Paul Butler, author of the new book Chokehold: Policing Black Men, argues the US criminal justice system is institutionally constructed to control African American men. But, he says, that is merely one facet of a pervasive “chokehold” over black men that can be observed in numerous social and political arenas.

The work has been described by the New York Times as “the most readable and provocative account of the war on drugs since Michelle Alexander’s The New Jim Crow”.

Here, Butler answers questions on some of the book’s main arguments and grapples with how its series of radical solutions stands in stark contrast to the agenda of Donald Trump.

Paul Butler, Criminal Justice Reform, Mass Incarceration, KOLUMN Magazine, KOLUMN


MASS INCARCERATION | UNITED STATES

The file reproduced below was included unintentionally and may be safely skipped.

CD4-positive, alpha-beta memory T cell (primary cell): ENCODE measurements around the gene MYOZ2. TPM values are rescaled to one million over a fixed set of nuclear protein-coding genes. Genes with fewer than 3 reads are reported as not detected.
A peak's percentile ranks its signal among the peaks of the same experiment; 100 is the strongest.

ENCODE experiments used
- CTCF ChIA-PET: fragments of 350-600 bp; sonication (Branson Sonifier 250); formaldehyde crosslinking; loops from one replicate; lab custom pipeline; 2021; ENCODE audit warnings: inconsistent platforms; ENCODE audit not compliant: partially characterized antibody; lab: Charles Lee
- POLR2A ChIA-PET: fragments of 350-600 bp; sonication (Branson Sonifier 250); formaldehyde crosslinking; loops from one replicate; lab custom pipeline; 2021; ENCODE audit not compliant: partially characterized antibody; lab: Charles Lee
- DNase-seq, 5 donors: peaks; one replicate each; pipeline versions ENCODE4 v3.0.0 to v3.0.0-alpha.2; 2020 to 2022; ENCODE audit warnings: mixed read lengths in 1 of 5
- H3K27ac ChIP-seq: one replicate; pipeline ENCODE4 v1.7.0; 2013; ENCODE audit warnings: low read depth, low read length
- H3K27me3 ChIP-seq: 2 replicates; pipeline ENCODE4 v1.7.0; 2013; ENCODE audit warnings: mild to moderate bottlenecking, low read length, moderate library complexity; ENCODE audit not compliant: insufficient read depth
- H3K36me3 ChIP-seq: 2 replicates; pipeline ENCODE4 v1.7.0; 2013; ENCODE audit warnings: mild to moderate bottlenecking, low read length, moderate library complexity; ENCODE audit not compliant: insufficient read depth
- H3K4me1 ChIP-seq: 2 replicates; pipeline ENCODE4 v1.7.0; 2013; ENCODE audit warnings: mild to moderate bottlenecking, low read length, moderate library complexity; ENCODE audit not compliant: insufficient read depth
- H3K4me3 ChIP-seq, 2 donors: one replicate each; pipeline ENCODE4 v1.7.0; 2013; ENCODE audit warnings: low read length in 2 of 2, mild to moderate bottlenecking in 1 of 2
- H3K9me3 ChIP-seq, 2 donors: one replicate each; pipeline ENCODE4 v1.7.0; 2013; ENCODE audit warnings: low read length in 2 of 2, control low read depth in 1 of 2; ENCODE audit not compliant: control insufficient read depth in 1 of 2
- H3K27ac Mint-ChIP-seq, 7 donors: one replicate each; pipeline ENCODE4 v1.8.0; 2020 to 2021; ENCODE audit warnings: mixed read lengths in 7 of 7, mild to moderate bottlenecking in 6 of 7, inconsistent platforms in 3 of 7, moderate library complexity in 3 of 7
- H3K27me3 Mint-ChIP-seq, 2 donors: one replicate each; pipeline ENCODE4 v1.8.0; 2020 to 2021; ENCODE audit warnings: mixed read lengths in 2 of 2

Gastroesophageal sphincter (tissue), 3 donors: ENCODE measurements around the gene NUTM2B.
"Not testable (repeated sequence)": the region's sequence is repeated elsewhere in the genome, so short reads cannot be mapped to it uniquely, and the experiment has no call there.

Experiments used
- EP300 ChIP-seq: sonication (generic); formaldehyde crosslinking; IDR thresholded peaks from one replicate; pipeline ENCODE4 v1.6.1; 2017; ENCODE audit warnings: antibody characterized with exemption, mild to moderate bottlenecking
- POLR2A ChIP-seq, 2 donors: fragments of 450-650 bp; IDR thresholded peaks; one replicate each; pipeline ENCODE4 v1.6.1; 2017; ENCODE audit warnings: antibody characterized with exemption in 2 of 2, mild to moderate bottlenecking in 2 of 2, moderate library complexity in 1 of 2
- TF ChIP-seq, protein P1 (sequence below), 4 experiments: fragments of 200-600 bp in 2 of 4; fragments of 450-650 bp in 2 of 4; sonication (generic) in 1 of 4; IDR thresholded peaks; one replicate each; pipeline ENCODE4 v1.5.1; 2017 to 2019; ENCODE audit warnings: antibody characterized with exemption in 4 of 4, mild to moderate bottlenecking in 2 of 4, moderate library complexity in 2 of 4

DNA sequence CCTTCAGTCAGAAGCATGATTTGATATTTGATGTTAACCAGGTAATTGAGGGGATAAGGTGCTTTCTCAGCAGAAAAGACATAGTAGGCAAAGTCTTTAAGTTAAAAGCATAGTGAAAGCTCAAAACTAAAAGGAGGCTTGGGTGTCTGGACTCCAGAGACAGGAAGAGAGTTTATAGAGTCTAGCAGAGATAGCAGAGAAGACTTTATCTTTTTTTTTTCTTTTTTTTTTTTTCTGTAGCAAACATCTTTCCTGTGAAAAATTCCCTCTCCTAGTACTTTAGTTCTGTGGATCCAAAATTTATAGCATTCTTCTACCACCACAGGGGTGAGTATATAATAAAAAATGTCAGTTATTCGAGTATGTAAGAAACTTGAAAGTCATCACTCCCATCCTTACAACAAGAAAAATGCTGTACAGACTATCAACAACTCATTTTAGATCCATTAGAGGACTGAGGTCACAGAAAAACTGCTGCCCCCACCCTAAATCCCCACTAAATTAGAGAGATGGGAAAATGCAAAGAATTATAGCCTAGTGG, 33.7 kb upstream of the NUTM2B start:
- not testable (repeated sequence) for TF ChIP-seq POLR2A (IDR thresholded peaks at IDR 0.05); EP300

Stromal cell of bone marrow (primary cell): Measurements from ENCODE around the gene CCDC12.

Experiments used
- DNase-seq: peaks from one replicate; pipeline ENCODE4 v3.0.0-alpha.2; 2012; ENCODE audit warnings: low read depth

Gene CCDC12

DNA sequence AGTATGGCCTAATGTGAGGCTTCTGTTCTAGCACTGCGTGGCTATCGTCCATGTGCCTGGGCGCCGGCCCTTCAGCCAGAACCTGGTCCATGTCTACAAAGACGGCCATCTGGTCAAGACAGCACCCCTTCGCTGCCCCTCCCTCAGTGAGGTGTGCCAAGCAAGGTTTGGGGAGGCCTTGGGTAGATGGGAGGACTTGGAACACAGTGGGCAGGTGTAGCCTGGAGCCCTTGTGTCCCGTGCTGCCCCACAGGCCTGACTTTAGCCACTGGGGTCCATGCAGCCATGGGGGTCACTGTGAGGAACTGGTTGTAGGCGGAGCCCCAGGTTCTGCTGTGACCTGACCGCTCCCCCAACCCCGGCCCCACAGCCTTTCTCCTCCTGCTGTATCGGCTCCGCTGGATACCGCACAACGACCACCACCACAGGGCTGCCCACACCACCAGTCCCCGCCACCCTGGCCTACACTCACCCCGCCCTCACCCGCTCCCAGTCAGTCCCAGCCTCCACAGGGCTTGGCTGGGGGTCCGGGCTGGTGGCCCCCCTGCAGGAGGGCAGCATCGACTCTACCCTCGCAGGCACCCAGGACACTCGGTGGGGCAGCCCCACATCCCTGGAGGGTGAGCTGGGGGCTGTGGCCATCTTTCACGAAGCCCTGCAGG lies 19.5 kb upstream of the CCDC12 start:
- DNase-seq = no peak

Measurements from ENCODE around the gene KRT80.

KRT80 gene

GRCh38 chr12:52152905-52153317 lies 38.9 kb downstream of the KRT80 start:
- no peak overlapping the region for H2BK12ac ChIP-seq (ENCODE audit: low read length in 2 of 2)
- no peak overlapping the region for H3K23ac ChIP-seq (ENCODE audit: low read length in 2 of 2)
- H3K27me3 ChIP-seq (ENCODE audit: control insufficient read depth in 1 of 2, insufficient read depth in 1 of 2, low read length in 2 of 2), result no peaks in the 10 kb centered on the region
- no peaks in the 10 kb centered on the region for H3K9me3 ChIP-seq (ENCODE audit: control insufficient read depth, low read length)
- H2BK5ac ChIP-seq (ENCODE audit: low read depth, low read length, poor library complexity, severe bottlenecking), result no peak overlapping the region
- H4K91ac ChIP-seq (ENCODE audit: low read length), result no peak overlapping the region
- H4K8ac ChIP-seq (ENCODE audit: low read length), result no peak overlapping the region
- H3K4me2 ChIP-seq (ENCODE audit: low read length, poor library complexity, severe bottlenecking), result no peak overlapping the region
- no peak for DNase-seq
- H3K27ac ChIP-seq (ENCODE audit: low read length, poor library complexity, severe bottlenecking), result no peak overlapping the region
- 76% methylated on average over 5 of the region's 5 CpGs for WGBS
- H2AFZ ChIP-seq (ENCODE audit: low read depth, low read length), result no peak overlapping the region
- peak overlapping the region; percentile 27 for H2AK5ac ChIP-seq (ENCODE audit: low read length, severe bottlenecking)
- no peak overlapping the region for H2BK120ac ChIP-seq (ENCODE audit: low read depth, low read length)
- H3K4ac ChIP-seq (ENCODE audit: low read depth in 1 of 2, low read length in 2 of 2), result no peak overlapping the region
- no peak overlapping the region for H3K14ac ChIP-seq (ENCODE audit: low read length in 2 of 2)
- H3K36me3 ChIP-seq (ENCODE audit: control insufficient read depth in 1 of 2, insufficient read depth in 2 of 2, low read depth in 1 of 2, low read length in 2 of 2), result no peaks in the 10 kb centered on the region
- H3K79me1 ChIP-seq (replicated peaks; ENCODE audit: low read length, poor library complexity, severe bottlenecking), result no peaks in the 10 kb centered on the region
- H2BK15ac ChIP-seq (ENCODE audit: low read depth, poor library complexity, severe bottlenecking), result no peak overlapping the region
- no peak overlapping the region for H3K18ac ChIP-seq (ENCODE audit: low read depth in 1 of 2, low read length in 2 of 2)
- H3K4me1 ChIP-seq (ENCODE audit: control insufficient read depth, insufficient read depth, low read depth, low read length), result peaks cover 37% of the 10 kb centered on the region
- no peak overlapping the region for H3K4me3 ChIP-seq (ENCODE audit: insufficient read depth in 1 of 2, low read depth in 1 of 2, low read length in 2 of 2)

Mass incarceration is a term used by historians and sociologists to describe the substantial increase in the number of incarcerated people in the United States’ prisons over the past forty years. The prison population of the United States dwarfs the prison populations of every other developed country in the world, including countries thought to be repressive like China and Russia. Since 1985, the number of people imprisoned in the United States has risen drastically. “Although the United States makes up only 5% of the world’s population, it now accounts for one-quarter of the world’s prisoners”, most of whom are minorities, teenagers, the elderly, and women. Michelle Alexander describes mass incarceration as “the criminal justice system but also to the larger web of laws, rules, policies, and customs that control those labeled criminals both in and out of prison.” The 13th amendment rendered slavery illegal with the exception of prisoners. After slavery, many laws were passed in order to target the black populations in America, such as the Jim Crow laws, which were one of the many tools used that allowed for the marginalization of black people and led to mass incarceration. For example, a grant was filed in 1995 that offered a monetary reward to prisons that increased their prison population. Gilda Graff theorizes that this has become the case because the people with the privilege and power to stop it are ashamed of slavery. Whether they are ashamed of profiting from slavery or coming from slaves, the shame obfuscates the problem. (Wikipedia).


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